JERUSALEM – More than a week into their fourth war, Israel and the Hamas militant group already face allegations of possible war crimes in Gaza. Israel says Hamas is using Palestinian civilians as human shields, while critics say Israel is using disproportionate force.
Who's right? It's hard to say, especially in the fog of battle.
The firing of hundreds of imprecise rockets into Israel by Hamas and other Palestinian groups is fairly clear-cut. International law prohibits targeting civilians or using indiscriminate force in civilian areas. Rockets slamming into Tel Aviv apartment blocks is a clear violation.
But in Gaza, where 2 million people are packed into a narrow coastal strip, the situation is far murkier. Both sides operate in dense, urban terrain because that's pretty much all there is. Because of the tight space and intense bombardments, there are few safe places for Gazans to go. A blockade imposed by Israel and Egypt after Hamas seized power in 2007 makes it virtually impossible to leave.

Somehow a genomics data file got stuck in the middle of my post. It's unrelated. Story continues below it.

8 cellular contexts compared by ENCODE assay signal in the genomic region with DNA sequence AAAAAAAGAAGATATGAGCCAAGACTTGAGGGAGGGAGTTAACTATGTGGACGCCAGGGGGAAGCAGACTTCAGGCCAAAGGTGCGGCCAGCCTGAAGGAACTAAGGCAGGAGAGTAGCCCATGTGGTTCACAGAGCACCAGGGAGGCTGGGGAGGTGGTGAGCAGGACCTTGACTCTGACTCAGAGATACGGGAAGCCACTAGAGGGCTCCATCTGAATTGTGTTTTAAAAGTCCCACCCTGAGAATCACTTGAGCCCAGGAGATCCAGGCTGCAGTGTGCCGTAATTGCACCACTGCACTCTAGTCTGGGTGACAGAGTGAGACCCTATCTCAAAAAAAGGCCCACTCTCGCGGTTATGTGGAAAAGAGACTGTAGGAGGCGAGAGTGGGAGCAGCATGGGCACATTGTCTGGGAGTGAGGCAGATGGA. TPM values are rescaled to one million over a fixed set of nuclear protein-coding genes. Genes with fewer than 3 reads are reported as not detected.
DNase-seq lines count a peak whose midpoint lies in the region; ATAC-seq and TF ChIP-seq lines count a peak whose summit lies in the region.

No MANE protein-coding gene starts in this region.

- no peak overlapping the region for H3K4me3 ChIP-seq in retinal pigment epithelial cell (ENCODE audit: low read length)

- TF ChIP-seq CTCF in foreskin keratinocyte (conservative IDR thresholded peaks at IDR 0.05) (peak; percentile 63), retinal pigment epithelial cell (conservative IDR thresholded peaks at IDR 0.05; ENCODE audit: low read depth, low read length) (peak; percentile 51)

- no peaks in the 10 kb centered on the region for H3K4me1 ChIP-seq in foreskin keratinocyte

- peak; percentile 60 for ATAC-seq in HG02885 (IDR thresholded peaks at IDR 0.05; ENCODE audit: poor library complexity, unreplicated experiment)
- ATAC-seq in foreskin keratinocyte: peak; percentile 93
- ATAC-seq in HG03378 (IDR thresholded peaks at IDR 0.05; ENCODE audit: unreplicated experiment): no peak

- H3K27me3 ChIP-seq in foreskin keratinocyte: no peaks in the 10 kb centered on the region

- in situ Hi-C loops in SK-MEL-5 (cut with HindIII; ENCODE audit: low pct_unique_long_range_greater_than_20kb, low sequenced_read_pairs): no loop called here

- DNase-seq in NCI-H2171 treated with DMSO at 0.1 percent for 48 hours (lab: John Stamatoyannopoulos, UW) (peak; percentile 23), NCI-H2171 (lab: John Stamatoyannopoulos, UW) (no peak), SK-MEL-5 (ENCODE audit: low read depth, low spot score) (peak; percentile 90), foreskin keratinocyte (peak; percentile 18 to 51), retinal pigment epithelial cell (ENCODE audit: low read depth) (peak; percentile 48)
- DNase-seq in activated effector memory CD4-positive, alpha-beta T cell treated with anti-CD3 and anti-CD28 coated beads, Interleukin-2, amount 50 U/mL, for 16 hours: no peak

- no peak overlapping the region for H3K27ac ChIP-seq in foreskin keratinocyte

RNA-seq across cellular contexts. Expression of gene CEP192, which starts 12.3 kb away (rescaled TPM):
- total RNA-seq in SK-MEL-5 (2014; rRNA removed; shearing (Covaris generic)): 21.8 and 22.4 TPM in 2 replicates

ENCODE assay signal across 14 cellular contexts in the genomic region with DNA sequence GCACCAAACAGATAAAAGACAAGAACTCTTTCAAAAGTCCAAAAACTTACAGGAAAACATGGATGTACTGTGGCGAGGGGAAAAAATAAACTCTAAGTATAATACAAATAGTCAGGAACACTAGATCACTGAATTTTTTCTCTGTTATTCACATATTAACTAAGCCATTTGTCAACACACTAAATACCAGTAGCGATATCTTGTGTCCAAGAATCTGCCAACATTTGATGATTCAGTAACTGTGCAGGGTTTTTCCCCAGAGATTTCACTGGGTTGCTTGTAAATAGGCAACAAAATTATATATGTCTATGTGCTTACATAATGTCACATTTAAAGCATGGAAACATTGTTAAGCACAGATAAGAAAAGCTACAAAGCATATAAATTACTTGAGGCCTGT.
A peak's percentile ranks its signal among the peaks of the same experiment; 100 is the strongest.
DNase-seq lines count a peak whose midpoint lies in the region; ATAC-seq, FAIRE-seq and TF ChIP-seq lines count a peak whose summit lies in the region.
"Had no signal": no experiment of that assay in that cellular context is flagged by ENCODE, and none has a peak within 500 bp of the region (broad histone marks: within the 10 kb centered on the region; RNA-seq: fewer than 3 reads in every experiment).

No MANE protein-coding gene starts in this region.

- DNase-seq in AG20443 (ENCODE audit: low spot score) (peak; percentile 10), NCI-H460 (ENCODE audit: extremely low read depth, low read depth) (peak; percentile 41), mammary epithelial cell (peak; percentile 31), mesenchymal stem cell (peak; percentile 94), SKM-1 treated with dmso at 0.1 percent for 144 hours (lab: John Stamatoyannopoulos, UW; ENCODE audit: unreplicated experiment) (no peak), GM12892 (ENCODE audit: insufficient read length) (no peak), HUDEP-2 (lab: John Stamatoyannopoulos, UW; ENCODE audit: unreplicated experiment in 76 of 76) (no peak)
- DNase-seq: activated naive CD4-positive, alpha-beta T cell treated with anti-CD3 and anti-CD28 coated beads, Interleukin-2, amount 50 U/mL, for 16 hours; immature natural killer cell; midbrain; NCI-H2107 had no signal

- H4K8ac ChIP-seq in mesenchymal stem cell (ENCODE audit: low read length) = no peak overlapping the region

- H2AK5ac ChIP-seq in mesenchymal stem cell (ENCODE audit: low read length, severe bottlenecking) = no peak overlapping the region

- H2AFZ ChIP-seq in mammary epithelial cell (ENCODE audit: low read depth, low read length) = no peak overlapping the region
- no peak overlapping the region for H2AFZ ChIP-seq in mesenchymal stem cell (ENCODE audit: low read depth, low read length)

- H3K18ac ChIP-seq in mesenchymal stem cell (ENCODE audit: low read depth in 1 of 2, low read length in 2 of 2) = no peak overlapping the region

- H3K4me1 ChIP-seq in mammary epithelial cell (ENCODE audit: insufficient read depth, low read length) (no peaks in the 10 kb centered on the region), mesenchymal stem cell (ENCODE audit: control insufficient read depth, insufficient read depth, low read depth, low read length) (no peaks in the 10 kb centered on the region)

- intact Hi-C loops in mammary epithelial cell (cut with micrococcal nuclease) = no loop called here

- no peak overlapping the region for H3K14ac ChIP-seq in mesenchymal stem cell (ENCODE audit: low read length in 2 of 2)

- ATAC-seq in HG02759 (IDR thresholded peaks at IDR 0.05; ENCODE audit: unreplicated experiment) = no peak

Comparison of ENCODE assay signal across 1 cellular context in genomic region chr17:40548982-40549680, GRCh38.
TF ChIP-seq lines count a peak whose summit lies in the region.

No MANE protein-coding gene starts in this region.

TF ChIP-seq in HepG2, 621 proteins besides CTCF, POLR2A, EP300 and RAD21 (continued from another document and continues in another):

As a grassroots movement, Hamas is deeply embedded in Palestinian society, with a political operation and charities separate from its secretive armed wing. While Israel and Western countries view Hamas as a terrorist organization, it is also Gaza’s de facto government, employing tens of thousands of people as civil servants and police. So just being connected to Hamas doesn’t mean someone is a combatant, and there are many in Gaza who oppose the group — and all are equally exposed with nowhere to run.
Earlier this year, the International Criminal Court launched an investigation into possible war crimes committed by Israel and Palestinian militants during the last war, in 2014. Both sides already appear to be using the same tactics in this one.
Here's a look at potential violations of international law.